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Strelets

Set M021

Dacian Heavy Infantry

Click for larger image
All figures are supplied unpainted    (Numbers of each pose in brackets)
Stats
Date Released 2008
Contents 48 figures
Poses 12 poses
Material Plastic (Medium Consistency)
Colours Brown
Average Height 24.5 mm (= 1.77 m)

Review

The majority of Dacian warriors were quite lightly armed with either javelins or bows, but naturally those that could afford it chose heavier weapons. Although only a small part of the army these men would have spearheaded any charge on the enemy, hoping to complete the destruction started by the missile men.

The box art shows both lightly and heavily armed warriors, and was obviously originally done for a mixed set of all Dacians, but inside we only find heavies; men carrying swords, spears and the falx. The spears and swords are routine for the time, but the curved blades were unique to the Dacians. Figures like the last two in the third row hold a falx, a long curved blade with a two-handed handle that was sharpened on the inner curve. Apparently this fearsome weapon caused the concerned Romans to reinforce their helmets to give them extra protection. There was also a smaller, one-handed version of this weapon called a sica. Basically this was just a curved sword, although again the blade was sharpened on the inner curve. Three men have this weapon, which is usually represented as having a constant curve, but there are too few representations to be sure what other styles may have been used.

The majority of figures here are carrying a shield, which in all cases is moulded with the figure rather than separately. Dacian shields are always represented as oval, which most of these are, but one is more of a rectangle with rounded corners, which would have been unusual but perhaps not unknown. None of the shields are engraved, which allows the customer to choose to paint any of the many complex patterns known to have adorned Dacian shields.

Dacian costume was a simple tunic over trousers and a cloak over the shoulders where necessary. Several of these figures are stripped to the waist, which seems perfectly reasonable, but where they wear a tunic this is sometimes very short, which does not match the available evidence. Two of these figures are wearing a full scale armour cuirass and helmets, which would be reserved for only the wealthy nobles due to the cost. With such armour so rare it is hard to say whether the styles depicted here are authentic or not. However one man wears a small piece of armour in the middle of his chest and back, which is not justified by any historical evidence. Finally two men have very ornate necklaces or gorgets, which again we could find no historical evidence for. However what is noticeable by its absence is any mail armour (such as is shown on the box), which would surely have been the most common armour, so we cannot understand why it has been ignored in this set.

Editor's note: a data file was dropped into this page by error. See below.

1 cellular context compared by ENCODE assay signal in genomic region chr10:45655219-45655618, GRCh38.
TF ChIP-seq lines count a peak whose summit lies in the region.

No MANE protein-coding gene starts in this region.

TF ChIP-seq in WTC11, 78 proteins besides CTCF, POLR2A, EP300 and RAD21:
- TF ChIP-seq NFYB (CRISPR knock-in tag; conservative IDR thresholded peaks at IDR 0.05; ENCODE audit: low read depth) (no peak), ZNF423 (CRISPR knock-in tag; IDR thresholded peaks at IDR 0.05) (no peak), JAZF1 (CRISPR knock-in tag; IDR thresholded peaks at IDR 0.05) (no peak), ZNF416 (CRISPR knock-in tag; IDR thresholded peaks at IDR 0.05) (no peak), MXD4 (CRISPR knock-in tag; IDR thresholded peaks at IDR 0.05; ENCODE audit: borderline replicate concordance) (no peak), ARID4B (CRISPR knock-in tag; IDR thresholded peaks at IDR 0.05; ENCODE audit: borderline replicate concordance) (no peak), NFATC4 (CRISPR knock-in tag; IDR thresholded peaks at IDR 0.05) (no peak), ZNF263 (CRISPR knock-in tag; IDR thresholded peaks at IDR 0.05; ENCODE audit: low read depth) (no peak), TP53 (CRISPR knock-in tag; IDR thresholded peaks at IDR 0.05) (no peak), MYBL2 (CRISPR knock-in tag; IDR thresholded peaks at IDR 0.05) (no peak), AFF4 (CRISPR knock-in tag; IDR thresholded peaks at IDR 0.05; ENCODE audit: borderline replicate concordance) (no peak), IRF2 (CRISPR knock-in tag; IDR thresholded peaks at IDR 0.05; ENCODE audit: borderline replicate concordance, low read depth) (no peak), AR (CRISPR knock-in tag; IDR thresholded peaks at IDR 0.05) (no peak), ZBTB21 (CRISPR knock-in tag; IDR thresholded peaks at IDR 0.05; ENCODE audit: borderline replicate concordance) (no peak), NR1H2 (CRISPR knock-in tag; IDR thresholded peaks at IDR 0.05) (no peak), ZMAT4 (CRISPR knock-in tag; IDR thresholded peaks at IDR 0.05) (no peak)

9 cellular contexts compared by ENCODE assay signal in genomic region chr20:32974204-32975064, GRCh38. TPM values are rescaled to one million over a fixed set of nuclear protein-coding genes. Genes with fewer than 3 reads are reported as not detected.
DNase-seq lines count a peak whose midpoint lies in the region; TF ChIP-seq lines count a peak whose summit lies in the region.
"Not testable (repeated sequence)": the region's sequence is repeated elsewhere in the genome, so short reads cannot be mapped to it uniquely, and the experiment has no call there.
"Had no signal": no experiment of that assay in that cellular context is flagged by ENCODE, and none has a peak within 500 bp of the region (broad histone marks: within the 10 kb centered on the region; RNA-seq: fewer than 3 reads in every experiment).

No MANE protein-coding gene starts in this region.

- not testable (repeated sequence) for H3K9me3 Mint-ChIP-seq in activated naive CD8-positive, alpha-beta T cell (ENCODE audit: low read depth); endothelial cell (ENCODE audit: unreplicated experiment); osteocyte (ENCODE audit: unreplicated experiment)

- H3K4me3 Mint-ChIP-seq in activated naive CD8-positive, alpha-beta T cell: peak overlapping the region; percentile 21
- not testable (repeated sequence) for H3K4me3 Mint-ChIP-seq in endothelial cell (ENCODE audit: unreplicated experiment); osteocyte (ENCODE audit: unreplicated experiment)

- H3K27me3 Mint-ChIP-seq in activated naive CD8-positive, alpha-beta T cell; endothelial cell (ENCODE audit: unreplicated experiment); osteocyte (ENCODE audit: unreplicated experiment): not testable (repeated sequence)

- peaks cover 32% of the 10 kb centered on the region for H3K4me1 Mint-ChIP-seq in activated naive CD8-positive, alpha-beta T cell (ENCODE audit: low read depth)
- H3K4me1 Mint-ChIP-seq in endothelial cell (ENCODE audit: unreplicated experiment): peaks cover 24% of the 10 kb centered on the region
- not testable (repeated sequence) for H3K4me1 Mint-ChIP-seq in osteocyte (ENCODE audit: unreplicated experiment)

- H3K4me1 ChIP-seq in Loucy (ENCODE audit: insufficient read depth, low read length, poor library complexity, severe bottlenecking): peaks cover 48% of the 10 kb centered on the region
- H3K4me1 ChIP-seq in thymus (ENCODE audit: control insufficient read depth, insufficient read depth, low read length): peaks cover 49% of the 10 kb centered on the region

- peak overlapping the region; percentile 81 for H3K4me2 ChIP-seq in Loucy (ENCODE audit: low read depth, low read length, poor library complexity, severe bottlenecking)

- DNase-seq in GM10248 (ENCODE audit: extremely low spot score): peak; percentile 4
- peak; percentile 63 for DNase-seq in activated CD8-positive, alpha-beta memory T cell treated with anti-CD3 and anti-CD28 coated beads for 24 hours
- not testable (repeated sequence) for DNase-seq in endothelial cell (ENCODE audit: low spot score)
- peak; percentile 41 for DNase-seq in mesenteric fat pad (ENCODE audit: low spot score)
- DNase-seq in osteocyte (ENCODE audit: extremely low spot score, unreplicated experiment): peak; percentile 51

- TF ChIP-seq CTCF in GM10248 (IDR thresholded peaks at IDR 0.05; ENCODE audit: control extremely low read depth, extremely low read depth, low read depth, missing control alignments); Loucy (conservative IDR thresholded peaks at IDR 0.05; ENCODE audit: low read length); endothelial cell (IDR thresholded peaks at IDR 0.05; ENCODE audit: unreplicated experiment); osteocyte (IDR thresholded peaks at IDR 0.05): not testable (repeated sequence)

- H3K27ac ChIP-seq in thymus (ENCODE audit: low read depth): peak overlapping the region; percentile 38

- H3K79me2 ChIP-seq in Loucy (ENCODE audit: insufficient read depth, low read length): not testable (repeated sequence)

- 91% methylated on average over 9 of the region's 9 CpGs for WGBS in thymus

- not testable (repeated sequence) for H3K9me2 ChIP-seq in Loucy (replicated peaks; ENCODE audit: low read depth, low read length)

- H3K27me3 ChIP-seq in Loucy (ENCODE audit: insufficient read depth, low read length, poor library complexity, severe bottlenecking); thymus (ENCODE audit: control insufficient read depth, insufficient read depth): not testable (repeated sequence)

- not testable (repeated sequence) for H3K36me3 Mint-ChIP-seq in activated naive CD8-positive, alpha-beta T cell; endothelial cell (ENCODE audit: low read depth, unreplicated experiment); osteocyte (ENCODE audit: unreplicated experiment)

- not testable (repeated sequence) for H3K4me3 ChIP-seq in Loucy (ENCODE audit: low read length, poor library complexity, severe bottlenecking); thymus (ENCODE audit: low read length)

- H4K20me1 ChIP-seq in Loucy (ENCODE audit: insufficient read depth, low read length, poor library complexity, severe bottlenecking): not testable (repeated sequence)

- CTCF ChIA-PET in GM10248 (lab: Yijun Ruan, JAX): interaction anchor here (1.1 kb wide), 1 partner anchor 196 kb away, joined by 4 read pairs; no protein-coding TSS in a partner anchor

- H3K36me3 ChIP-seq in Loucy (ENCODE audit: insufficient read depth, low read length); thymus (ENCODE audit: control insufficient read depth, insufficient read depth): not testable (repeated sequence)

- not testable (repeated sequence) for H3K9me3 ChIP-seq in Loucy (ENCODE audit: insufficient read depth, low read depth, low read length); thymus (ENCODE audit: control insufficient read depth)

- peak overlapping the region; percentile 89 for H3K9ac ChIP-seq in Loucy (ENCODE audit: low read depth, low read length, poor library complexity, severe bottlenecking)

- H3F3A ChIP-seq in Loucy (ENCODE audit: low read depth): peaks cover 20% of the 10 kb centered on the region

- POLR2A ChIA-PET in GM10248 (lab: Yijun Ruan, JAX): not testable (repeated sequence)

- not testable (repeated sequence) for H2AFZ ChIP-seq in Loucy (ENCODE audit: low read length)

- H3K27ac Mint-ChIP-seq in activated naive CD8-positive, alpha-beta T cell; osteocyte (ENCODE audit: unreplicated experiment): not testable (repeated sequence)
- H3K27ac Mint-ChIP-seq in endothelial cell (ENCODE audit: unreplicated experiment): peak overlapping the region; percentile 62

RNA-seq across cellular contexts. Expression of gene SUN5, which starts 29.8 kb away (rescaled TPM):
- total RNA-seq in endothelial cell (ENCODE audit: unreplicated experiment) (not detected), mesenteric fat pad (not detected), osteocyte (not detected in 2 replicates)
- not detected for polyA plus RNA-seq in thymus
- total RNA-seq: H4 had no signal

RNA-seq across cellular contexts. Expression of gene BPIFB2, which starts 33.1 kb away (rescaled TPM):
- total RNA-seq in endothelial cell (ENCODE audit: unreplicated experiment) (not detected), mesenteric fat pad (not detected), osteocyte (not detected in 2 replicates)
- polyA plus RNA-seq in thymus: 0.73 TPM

Two of the poses have ring hands (last figure in rows one and three), but the rest are fairly flat. This is particularly true of the figures in the bottom row, which insist on holding their weapon on or over the middle of their head in a very unnatural stance. The spearmen poses are pretty good but the swordsmen are less acceptable as the choice seems to be either having the shield facing the enemy or the weapon, when in reality it would normally be both. This is clearly done to make the sculptor’s task easier but does not produce good figures.

The sculpting of these figures is not very appealing, with fairly chunky detail and some not particularly good proportions. In some places the sculptor has not made the effort, so for example some of those holding shields do so with absolutely no hand – the arm merely disappears into the back of the shield. The separate weapons will only fit in the ring hands once the latter have been widened slightly. The flatness of the figures has already been mentioned, although there is almost no flash and little sign of the join between the mould halves.

We also worried about the helmets here. Helmets would have been rare, but some of the examples in this set are hard to match with historical evidence and must be suspect. Added to the rather skimpy look of this costume (which is the complete opposite of the ample tunics and cloaks seen on Trajan’s column) we were far from convinced about the look of these figures. Some quite poor poses and an unattractive sculpting mean this set falls well short of what is expected in this hobby today.

In response to the poor quality of this set Strelets subsequently produced a retooled or type 2 version. A huge improvement, you can read our review here.


Ratings

Historical Accuracy 6
Pose Quality 4
Pose Number 7
Sculpting 4
Mould 9

Further Reading
Books
"Rome's Enemies: Germanics and Dacians" - Osprey (Men-at-Arms Series No.129) - Peter Wilcox - 9780850454734
"The Armies and Enemies of Imperial Rome" - Wargames Research Group - Phil Barker - 9780904417173

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